Episteme 4 (3):368-381 (2007)

Authors
Arnon Keren
University of Haifa
Abstract
I present an account of what it is to trust a speaker, and argue that the account can explain the common intuitions which structure the debate about the transmission view of testimony. According to the suggested account, to trust a speaker is to grant her epistemic authority on the asserted proposition, and hence to see her opinion as issuing a second order, preemptive reason for believing the proposition. The account explains the intuitive appeal of the basic principle associated with the transmission view of testimony: the principle according to which, a listener can normally obtain testimonial knowledge that p by believing a speaker who testifies that p only if the speaker knows that p. It also explains a common response to counterexamples to this principle: that these counterexamples do not involve normal cases of testimonial knowledge
Keywords Epistemic Authority  Trust  Testimony  Epistemology  Knowledge Transmission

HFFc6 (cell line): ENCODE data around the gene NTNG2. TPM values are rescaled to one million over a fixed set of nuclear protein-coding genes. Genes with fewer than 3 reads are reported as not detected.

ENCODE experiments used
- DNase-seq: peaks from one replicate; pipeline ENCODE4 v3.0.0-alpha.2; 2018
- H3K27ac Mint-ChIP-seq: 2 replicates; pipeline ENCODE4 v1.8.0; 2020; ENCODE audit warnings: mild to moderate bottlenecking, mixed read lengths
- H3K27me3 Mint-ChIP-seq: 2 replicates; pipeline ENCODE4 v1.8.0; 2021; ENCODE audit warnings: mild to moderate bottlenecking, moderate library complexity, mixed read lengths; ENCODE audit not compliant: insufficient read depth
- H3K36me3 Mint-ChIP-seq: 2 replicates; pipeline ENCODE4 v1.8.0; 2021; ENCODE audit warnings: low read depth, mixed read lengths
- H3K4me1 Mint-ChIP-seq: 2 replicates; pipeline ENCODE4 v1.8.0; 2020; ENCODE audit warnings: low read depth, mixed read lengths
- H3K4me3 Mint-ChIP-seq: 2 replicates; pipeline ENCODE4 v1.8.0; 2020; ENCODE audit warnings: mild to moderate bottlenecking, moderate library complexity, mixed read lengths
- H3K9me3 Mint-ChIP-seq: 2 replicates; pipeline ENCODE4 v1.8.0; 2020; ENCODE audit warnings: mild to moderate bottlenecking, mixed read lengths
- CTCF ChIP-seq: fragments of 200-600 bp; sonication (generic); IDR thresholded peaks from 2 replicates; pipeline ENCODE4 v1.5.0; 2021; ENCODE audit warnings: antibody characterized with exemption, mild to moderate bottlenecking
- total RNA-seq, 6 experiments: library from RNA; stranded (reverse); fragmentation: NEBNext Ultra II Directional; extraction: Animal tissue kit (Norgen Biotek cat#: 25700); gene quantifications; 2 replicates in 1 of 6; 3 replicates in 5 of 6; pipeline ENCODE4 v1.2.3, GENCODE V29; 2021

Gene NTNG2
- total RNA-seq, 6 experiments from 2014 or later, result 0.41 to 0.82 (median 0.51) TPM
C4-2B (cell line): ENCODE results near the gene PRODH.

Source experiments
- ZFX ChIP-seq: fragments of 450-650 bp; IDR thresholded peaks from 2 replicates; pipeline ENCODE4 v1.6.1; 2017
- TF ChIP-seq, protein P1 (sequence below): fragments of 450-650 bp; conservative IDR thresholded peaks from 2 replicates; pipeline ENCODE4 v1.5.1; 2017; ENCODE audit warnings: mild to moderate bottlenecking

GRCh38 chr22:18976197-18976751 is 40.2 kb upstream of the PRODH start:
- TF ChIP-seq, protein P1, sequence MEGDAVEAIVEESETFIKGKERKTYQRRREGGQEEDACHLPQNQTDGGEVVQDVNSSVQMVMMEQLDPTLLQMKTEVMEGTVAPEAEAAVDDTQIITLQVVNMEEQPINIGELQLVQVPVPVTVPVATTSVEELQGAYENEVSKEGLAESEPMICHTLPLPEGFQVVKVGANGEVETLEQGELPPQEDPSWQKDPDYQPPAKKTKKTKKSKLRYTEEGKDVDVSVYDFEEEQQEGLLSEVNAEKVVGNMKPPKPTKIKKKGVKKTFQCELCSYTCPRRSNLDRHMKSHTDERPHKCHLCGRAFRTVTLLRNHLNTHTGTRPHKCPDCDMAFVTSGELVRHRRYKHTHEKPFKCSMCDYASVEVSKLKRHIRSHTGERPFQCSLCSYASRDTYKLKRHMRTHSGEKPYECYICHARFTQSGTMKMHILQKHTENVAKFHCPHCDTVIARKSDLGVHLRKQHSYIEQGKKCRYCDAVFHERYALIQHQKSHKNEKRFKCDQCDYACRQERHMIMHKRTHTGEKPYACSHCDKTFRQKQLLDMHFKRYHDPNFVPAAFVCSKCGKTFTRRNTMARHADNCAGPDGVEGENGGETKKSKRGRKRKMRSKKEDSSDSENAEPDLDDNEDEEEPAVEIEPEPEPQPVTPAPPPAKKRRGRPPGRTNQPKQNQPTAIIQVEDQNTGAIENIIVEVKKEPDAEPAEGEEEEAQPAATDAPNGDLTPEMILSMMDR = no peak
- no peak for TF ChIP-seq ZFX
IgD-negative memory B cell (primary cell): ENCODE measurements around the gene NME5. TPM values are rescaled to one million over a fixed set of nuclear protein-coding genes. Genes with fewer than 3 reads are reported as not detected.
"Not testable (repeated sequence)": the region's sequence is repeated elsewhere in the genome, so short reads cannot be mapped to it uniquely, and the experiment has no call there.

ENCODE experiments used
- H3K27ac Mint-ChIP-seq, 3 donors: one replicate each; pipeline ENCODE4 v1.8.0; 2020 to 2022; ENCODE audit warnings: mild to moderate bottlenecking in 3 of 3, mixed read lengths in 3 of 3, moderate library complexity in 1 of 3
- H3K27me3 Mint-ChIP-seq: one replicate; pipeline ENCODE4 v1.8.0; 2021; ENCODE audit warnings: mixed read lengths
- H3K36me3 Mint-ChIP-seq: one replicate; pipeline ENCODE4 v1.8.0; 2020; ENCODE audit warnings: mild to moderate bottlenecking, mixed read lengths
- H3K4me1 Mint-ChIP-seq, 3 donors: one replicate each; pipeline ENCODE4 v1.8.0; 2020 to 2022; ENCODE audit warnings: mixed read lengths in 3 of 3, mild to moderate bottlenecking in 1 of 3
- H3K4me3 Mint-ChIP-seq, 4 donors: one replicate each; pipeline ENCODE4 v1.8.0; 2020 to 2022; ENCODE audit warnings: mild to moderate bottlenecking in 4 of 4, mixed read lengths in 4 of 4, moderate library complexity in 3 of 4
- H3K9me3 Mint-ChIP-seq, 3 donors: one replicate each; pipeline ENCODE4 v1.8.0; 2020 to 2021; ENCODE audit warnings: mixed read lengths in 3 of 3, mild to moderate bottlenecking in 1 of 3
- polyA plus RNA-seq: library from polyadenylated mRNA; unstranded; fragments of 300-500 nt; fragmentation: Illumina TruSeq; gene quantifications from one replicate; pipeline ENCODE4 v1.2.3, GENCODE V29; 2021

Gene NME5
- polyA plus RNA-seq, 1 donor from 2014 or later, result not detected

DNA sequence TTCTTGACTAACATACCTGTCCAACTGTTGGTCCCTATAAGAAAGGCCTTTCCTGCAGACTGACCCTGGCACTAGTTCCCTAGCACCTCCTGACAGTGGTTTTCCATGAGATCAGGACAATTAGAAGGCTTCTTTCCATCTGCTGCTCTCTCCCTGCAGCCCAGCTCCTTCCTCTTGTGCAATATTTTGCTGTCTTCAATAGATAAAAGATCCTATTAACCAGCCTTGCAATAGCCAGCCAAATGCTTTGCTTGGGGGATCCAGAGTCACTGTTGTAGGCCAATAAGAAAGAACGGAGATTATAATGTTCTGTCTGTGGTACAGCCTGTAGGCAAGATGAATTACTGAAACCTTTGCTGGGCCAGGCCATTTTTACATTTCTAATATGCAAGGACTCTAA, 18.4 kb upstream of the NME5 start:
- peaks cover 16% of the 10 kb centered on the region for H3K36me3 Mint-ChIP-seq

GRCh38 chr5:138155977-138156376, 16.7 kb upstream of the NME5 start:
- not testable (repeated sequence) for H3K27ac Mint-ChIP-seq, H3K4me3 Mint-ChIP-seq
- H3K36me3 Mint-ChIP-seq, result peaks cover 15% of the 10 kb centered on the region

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DOI 10.3366/E1742360007000147
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References found in this work BETA

Knowledge and its Limits.Timothy Williamson - 2000 - Oxford University Press.
Knowledge and Lotteries.John Hawthorne - 2003 - Oxford University Press.
Ignorance: A Case for Scepticism.Peter Unger - 1975 - Oxford University Press.
Belief's Own Ethics.J. Adler - 2002 - MIT Press.
Knowing and Asserting.Timothy Williamson - 1996 - Philosophical Review 105 (4):489.

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Citations of this work BETA

Epistemological Problems of Testimony.Jonathan E. Adler - 2006 - Stanford Encyclopedia of Philosophy.

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